If you’re in CC, you’re required to prove you can swim to graduate. We all know it’s embarrassing, but what else do you actually know about it?
We can debate all we like about the utility or practicality of having a swim test requirement—I personally believe that, in principle, it is a reasonable and good expectation of Columbia to require that we know how to swim.
In principle. In reality, good God, why are you making me prove it? Have I not suffered enough?
The swim test is embarrassing. I am comfortable swimming and it was still deeply, deeply embarrassing when I took it on one November Sunday. There is no way for it to not be. That being said, it can be less embarrassing. The logistics of how the swim test actually happens, beyond the, you know, swimming of it all, are very unclear, which can make the whole affair feel far more humbling than it needs to be. Past “coverage,” both at Bwog and beyond (cough), has largely focused on the pain, the humiliation, the intricate rituals of such a requirement. And, like, real. But here are the facts about what happens with the swim test, so that all the feelings around splashing about in a glorified basement gym are limited to, well, said splashing.
Things to know about how you actually take the swim test:
- If you can float on your back and kick, you can pass the swim test. It might take you a while, but it is not a competition, nor does it feel like one.
- Uris pool is quite calm. It’s not a super public venue, especially not during the hours they hold swim tests. No one will be there judging you (except the one attendant who has to watch to make sure you pass/don’t drown), especially if you go early in the year (aka not May).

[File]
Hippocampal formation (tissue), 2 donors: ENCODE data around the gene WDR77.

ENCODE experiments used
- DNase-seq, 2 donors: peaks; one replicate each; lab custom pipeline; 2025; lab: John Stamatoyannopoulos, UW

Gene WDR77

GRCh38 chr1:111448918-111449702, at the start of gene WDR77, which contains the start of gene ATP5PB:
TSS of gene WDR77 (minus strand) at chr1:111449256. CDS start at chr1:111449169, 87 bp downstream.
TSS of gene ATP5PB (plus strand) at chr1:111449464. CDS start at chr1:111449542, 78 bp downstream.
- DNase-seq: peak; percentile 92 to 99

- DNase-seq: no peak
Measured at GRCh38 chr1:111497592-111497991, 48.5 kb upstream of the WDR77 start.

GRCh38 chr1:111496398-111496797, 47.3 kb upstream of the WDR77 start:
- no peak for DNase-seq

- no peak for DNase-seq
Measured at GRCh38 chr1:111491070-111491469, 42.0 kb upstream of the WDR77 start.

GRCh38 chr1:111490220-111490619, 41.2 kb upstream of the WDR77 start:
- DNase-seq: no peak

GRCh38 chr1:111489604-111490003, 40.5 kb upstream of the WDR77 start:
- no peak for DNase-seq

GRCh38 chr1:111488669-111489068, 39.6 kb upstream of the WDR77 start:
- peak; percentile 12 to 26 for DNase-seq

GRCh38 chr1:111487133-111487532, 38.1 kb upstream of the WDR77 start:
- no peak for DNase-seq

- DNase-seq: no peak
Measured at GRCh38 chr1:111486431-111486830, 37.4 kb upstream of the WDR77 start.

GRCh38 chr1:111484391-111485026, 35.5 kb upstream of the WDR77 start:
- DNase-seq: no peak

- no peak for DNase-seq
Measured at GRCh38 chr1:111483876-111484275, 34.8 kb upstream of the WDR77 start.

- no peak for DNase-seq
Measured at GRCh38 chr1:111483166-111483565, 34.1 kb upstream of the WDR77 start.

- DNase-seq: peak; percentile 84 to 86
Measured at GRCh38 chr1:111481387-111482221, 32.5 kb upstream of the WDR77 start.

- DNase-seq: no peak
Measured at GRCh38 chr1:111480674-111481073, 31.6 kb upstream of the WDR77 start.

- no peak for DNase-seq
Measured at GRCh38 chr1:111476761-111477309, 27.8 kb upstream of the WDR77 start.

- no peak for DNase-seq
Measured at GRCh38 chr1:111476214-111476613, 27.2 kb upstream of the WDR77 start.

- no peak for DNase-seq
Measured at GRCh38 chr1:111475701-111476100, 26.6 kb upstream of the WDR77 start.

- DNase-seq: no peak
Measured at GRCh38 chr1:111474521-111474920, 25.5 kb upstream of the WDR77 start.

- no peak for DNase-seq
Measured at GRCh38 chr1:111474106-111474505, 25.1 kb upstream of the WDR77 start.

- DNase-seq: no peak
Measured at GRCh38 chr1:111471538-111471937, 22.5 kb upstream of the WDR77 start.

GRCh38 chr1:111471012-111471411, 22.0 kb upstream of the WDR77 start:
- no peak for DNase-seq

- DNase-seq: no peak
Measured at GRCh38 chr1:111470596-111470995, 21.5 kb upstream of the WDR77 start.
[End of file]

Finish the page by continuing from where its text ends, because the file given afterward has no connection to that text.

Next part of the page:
- You are supposed to register for the swim test using a form, but I wasn’t asked about it at all when I actually went. You probably should still register, though, if only to make sure you know what time you can go. It’s usually a chunk of time on Wednesdays and Sundays.
- Bring a towel. They are not provided!!
- Go with a friend. This isn’t required, but you’re allowed to swim at the same time and in the same lane, so you can get some camaraderie and bonding out of the event.
- When you get to Dodge, take a right from the campus entrance and take the Z stairs all the way down to the bottom (in Fall 2022, where the ping pong tables are stored). Then you’ll be at the entrance to the gender-segregated locker room/changing area, and you access the pool through there.
- You don’t actually have to shower before getting into the pool. Like yes, you’re supposed to, but…
- Bring your stuff with you into the pool area, or hang it on a coat hanger in the changing room. You can’t access the lockers.
- There will be someone sitting at a table with a laptop and a stack of paper by the side of the pool—that’s the swim test person. You give them your ID and tell them your UNI and graduating year. They’ll show you what lane to use, then you jump in and go!
- The pool is not as cold as you think it will be.
- Dodge is way warmer than you think it will be.
- 25 yards (one lap) is shorter than you think, and you only do three total (75 yards).
- Did you swim in pools in the summer? Hang out at the ocean? Take childhood swim lessons for a month? Have a bathing suit that still fits you? You will pass the swim test.
- I repeat: You will pass the swim test.
- It is only ten wet minutes of your life.
The pool in question via Columbia PEREC